Common Market gives Britain -- and itself -- a boost
The European Common Market, mired for months in internal squabbling, is about to embark on a new period of involvement in its major problems and issues. Next week's EC summit meeting in Venice, which starts June 11, is expected to reflect this fresh lease of political life.
The optimism after months of crisis and stagnation follows the Common Market's success in resolving the controversial topic of how much Britain should pay into the general coffers.
Britain has argued strenuously that while it is the third-poorest country in the Nine its annual $1 billion allotment makes it the largest net contributor.
As a result of a compromise package in which Britain would get back $3.6 billion in 1980-81, many in the market hope, and anticipate, that the member countries will now turn from months of bickering and return to the more important issues of unemployment, energy, and international political issues.
Italian Foreign Minister Emilio Colombo, whose negotiation skills helped save the day, said after Friday's meeting that brought the compromise: "It opens the way to a phase of intense activity in the Community."
The package agreed to here in Brussels, if ratified by all the member states in the coming days, could herald a truce in the series of controversies surrounding Britain's membership in the EC that have raged almost since its entry into the group in 1973.
The period began with difficult renegotiations of the terms of British entry and the divisive referendum on the issue under the Labour government of Prime Minister James Callaghan. In turn, when assuming office just over a year ago, the Thatcher government began a forceful campaign for a refund of its contribution to the central EC budget.
What followed was a period of heightening friction between London and the rest of the membership, especially France. Prime Minister Margaret Thatcher aroused considerable anger when she rejected a first offer of repayment at an EC summit in Dublin last November as "half a loaf," and a second more generous one just over a month ago in another frustrating summit in Luxembourg.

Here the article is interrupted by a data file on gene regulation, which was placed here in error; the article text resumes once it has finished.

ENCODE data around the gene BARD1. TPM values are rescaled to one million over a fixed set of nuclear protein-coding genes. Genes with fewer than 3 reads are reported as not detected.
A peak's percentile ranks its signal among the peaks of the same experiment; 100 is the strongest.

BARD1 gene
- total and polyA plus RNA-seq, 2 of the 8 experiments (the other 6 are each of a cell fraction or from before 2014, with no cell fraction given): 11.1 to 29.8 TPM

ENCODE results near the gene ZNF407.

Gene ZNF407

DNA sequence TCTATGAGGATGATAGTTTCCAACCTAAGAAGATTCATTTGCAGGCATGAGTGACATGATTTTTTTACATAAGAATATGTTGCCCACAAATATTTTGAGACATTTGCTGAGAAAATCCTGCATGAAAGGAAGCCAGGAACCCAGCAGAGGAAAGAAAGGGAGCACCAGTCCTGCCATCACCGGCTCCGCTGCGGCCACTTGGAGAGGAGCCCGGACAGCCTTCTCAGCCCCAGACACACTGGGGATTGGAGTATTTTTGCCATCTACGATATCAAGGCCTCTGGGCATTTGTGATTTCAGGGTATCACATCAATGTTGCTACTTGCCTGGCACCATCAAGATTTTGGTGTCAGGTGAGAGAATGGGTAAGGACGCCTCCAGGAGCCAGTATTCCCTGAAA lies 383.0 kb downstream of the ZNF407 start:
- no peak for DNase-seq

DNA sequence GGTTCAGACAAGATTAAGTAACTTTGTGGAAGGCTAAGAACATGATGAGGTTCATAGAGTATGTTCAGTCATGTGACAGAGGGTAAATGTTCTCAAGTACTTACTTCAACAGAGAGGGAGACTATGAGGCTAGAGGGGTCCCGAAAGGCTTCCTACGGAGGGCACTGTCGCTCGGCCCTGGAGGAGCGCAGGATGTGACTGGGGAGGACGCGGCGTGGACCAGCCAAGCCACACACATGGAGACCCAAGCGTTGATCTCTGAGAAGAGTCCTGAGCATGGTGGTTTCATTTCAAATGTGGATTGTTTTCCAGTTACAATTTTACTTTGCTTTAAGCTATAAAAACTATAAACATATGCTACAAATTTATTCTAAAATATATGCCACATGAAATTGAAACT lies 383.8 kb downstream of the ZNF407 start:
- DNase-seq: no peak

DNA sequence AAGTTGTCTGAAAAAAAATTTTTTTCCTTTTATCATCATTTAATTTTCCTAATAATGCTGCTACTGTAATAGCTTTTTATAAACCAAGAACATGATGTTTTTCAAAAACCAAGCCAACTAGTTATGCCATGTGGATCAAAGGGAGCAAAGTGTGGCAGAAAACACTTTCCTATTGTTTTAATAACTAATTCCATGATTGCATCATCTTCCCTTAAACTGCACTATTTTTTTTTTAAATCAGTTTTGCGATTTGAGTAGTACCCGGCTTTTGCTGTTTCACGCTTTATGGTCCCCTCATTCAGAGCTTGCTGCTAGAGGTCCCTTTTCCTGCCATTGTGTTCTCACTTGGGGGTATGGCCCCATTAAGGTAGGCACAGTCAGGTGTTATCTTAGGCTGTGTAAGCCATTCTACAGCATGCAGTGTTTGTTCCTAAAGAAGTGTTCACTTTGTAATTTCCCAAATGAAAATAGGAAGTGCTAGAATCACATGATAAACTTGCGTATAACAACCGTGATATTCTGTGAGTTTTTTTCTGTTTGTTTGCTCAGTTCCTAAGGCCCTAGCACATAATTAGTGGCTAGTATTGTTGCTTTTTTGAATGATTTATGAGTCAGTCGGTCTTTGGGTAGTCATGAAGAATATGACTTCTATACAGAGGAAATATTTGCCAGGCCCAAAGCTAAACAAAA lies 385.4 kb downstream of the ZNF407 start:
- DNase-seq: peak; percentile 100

In a struggle to extract concessions or gain bargaining points on the budget issue, France and Britain also became embroiled over related agricultural issues. These involved trade in lamb and the annual review of the EC farm budget and subsidies.
In return for a better budget refund than offered in Luxembourg for 1980 and 1981 and a promise to deal with an anticipated 1982 budget deficit as well, Britain lifted its veto over a 5 percent increase in farm spending this year, which raises the EC budget and its contribution further. And each side compromised on a settlement to the "lamb war" and agreed to handle the fishing issue and others in a promising way.
Significantly the agreement was quickly ratified by the French government. It was also expected to be approved by the British government today.
An unexpected possible snag arose over the weekend, however, when the West Germans indicated that the financial settlement was much too high for their country, which would have to pay a large percentage.